“We see this odd cycle in media where there’s a heavy overdependence on a platform that can be used and abused for views,” he said.
The problem, Flanzraich says, is that migrating to a “hot new platform” can be unsustainable for a “next-generation” publisher in the long run.
“This idea that you have to be on every platform is a particularly dangerous idea. It suggests that you have to play the same game that other people are playing — and most of the time, you will lose if you do that,” he said. “If you’re doing what’s worked for other people, you’ve already lost.”
For example, many respectable publications jumped on the click-bait bandwagon, only to have Facebook punish those articles when it changed its algorithm to demote click-bait content in users’ news feeds.
“The reason why you don’t sensationalize your headlines is because you want to create long-term brand trust. That doesn’t mean we don’t want to get our articles clicked on, but the balance and intention comes with a longer mission and vision. It’s not sexy. But I’m not building this [brand] to be sexy. Sexy doesn’t last,” he said.
In the future, we “will laugh” when we think back on publishers’ fight for unique visitors and traffic, Flanzraich predicted. In his opinion, traffic isn’t a great judge of success -- it’s more about engagement and loyalty.
“It’s harder to swallow your pride as you watch people get a hundred million views on Facebook,” he said, but what really matters is “consistent, long-term, steady growth and value through brand trust and brand awareness and brand engagement versus viral hits… and users giving a s**t about your brand.”
The advantage is that an engaged audience is a ripe one for marketing campaigns. While building an impression-based brand based on page views is “not a good business,” it also makes it more challenging to reach audiences with advertising in a meaningful way, Flanzraich said.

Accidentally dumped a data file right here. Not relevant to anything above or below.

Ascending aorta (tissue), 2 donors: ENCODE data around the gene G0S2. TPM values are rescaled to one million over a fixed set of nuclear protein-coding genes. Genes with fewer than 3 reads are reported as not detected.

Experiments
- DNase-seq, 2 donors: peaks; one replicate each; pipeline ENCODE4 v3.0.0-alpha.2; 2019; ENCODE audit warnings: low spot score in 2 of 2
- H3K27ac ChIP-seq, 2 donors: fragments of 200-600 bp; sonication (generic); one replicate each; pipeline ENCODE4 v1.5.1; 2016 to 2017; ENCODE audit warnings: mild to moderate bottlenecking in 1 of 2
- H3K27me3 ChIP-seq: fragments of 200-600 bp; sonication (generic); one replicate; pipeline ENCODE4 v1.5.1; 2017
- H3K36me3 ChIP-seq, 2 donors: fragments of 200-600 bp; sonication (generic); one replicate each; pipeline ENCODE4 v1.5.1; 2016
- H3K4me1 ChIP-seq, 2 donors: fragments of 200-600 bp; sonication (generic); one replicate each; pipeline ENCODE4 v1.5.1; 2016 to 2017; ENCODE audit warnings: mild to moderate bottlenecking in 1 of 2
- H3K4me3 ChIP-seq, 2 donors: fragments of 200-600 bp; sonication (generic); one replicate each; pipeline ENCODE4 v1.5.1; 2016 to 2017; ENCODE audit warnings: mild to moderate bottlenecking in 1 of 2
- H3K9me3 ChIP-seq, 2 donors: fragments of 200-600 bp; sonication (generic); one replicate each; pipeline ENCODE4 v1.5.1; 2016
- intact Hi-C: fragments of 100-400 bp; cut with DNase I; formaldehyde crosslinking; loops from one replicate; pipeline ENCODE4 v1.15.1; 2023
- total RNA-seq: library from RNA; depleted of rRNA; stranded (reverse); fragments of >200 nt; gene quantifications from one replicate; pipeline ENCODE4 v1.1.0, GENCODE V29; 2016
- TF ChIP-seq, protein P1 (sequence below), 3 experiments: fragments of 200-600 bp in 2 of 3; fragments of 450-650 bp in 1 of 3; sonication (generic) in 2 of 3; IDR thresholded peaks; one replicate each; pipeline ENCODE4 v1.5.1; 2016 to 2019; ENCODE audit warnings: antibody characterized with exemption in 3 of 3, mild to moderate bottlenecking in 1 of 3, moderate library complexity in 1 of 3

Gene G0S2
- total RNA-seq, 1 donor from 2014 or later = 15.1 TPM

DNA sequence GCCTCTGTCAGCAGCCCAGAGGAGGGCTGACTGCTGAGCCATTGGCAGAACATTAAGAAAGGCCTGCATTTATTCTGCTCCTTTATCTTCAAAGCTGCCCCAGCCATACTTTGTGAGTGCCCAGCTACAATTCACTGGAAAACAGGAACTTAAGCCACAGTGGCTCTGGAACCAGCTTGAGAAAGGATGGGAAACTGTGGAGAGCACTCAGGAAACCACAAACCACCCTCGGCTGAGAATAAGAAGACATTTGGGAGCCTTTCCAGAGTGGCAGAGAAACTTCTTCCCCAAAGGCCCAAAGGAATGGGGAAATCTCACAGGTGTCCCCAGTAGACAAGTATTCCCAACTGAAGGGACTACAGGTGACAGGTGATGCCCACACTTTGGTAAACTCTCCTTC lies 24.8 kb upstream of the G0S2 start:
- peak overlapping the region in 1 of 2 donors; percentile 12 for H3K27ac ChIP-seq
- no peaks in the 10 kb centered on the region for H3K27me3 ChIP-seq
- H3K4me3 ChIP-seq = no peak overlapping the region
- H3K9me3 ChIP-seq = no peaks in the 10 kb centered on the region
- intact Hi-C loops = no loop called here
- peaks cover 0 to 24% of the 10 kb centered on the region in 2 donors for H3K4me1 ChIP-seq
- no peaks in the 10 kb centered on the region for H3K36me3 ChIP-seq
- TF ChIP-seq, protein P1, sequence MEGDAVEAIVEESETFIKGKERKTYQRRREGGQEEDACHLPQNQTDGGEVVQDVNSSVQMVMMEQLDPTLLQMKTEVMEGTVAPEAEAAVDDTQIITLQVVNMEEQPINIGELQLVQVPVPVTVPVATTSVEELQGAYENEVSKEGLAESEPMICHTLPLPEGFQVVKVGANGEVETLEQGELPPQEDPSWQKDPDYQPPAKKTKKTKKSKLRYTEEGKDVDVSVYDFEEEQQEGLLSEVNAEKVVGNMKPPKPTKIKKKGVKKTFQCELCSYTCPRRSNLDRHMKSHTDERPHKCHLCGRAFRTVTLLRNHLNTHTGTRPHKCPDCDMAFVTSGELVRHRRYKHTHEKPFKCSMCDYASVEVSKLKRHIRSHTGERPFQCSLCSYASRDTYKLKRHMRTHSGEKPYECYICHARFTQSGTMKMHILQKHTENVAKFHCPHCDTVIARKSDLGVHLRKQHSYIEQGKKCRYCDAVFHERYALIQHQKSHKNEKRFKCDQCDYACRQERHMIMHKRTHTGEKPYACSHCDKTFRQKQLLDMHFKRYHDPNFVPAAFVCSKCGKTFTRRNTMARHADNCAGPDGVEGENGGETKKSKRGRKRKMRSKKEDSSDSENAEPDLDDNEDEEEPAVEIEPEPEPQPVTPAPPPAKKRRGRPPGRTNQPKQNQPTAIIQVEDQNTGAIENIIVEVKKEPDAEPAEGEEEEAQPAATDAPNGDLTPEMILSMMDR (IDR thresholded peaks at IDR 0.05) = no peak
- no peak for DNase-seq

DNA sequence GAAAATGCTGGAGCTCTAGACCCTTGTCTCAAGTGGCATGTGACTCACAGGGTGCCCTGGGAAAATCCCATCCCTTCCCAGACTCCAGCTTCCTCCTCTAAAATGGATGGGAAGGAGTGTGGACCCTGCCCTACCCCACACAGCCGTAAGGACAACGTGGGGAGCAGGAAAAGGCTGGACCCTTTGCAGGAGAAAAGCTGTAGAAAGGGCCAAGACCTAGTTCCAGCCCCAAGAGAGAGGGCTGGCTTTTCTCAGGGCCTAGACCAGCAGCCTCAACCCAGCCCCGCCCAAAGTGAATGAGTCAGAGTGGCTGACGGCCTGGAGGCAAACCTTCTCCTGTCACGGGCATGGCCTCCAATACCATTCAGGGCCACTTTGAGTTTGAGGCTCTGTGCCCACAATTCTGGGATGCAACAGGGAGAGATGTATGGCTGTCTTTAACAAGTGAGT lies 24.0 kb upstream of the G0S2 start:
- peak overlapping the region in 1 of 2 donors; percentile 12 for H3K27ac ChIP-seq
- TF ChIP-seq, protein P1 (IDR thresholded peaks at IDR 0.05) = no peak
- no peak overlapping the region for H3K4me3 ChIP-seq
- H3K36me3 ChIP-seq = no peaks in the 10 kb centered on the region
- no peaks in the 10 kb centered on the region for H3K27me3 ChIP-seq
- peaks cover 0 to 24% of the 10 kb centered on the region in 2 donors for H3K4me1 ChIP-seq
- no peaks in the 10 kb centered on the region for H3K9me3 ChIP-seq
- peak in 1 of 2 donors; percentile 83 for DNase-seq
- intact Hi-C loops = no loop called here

“If you can sell a brand on a real partnership, then you really, truly engage them and have real value to the brand. That’s almost limitless, really knowing your audience and building that engagement,” he said. “We can just do a better job than impressions ever can, no matter what platform we are on.”
In many ways, this means the challenges publishers have faced in the past are not that different from the hurdles they face today.
“How to reach people and create a relationship with that brand that makes them want to come back to you in the future -- that hasn’t changed dramatically,” he said.
What has changed is the new distribution model. “We are in an era where it’s never been easier for people to adopt a new platform, and it accelerates how brands can reach out,” Flanzraich said.
However, a new publisher faces distinct obstacles. The days of general-interest publications are over -- now, success lies in niche, vertical brands. And while bigger publishers have a presence on nearly every platform, a younger brand has to “be amazing” on just a few, he said.
That’s not to say Flanzraich doesn’t believe in social media platforms. “Pinterest put us on the map. Greatist wouldn’t exist without Pinterest,” he said. “It drove the majority of our traffic for the first couple years of our existence.”